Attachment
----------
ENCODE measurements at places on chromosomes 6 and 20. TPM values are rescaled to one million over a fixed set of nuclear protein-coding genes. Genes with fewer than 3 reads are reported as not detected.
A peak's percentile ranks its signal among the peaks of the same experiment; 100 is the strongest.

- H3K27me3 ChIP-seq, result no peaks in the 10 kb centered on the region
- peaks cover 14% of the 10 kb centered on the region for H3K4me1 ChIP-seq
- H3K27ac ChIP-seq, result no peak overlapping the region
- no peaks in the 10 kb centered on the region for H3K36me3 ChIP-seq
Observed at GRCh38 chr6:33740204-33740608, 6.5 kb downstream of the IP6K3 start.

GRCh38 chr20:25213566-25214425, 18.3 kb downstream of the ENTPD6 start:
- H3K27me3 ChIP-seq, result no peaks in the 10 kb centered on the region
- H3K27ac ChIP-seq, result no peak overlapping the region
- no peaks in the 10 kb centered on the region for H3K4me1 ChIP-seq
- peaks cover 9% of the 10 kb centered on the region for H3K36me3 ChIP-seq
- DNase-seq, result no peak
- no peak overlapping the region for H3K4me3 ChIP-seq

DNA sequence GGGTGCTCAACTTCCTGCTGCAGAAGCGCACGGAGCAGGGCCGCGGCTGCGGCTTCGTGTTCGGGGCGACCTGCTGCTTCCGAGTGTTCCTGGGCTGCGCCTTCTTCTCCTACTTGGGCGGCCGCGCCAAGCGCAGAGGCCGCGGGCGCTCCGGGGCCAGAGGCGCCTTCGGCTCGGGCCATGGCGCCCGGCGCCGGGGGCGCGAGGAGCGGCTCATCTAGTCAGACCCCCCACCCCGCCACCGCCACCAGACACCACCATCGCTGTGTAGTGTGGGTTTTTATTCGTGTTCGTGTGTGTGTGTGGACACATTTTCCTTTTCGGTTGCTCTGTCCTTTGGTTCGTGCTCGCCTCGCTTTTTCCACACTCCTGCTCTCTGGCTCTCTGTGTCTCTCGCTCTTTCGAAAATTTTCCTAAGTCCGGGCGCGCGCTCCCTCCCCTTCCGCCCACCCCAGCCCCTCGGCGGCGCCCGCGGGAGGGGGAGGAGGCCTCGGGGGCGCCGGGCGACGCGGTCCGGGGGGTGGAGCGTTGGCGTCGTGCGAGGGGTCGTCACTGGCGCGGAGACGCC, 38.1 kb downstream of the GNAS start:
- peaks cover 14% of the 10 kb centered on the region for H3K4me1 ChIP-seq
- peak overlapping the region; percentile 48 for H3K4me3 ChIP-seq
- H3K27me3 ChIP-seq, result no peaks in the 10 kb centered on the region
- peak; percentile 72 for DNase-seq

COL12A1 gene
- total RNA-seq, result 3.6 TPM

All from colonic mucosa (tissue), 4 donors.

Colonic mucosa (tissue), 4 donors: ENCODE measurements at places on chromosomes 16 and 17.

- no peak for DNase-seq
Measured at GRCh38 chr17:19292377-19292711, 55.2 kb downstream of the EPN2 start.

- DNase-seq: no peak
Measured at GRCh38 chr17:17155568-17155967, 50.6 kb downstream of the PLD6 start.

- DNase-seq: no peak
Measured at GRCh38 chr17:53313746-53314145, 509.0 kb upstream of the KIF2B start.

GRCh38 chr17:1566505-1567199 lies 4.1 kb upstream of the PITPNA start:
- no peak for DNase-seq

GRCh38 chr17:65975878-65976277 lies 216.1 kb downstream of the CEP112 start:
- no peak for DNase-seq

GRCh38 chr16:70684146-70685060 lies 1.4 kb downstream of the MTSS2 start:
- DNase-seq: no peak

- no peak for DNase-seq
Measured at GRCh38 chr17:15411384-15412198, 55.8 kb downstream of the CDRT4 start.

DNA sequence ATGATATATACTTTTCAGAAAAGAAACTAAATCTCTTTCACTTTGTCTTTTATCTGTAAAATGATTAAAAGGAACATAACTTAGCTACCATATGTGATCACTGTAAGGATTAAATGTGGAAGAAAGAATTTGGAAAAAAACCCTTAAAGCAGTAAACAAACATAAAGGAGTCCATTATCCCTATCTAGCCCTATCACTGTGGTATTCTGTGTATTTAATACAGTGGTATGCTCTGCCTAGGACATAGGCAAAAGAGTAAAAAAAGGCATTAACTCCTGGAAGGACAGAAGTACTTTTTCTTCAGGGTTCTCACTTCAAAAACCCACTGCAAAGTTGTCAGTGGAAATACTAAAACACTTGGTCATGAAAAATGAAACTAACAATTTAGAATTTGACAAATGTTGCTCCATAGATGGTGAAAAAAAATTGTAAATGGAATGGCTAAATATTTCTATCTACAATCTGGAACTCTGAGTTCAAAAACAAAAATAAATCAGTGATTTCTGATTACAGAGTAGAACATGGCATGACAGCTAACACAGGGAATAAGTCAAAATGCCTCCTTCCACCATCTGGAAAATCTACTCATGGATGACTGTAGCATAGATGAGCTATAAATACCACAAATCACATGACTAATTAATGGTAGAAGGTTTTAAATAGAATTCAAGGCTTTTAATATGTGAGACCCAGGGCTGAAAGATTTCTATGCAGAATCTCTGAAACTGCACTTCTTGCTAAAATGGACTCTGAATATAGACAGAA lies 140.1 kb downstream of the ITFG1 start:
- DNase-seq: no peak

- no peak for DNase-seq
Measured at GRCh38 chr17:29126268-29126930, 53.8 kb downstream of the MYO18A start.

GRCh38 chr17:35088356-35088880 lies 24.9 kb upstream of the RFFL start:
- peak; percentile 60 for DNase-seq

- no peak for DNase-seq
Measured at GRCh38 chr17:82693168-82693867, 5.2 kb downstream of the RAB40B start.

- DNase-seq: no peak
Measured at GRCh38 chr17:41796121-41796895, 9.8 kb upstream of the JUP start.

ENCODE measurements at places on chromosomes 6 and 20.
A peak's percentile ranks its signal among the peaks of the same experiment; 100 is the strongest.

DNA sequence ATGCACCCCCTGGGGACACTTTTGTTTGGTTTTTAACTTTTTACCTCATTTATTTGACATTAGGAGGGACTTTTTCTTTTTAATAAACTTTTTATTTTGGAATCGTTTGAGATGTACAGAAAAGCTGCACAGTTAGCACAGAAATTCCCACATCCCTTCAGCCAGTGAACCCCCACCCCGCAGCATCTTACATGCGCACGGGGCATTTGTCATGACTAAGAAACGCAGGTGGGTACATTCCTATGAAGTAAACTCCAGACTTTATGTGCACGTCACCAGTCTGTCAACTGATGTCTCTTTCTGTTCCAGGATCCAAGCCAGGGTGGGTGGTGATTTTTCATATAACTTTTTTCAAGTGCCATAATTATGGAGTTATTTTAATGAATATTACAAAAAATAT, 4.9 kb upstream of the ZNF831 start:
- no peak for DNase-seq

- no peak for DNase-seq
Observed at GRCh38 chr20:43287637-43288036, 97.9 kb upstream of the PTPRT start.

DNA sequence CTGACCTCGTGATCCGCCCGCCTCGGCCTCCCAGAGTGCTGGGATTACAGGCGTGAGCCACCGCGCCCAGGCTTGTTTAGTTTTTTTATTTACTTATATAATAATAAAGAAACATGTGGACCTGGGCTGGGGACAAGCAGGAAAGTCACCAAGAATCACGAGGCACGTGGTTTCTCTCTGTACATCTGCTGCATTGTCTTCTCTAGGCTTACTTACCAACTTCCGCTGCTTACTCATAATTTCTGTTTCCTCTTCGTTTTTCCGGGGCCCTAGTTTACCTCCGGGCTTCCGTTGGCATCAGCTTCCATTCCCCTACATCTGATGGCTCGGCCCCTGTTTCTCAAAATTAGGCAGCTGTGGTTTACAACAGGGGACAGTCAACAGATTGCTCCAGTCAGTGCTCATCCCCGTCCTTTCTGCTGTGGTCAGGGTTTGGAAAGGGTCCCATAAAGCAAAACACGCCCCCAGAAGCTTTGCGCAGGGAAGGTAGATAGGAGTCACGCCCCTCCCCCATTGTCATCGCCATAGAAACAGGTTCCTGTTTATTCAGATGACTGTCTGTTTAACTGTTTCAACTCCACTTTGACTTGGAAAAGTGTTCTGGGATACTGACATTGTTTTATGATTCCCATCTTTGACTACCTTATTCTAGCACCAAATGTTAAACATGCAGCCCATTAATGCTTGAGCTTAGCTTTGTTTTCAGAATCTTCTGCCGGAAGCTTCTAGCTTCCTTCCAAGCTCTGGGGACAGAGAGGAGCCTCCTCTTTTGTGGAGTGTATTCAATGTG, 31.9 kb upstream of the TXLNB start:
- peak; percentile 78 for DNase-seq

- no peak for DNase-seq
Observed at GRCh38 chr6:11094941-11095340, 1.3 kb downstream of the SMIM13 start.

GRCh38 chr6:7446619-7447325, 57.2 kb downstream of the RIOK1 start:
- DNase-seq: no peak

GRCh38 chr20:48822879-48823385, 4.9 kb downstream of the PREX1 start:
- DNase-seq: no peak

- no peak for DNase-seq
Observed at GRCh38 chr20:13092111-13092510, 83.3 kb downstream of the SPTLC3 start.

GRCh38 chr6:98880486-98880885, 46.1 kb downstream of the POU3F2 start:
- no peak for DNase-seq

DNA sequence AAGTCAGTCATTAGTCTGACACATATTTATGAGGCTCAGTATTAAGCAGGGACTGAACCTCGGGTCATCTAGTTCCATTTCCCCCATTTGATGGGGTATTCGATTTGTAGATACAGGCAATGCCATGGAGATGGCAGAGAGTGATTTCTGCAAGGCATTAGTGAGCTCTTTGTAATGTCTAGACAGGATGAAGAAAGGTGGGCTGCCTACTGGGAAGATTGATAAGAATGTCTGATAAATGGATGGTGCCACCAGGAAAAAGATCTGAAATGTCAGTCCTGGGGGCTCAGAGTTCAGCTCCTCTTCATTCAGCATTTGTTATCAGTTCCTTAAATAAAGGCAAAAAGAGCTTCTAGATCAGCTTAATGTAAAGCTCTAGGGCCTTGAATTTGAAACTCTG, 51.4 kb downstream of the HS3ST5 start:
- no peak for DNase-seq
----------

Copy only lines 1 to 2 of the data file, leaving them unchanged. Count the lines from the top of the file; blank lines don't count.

ENCODE measurements at places on chromosomes 6 and 20. TPM values are rescaled to one million over a fixed set of nuclear protein-coding genes. Genes with fewer than 3 reads are reported as not detected.
A peak's percentile ranks its signal among the peaks of the same experiment; 100 is the strongest.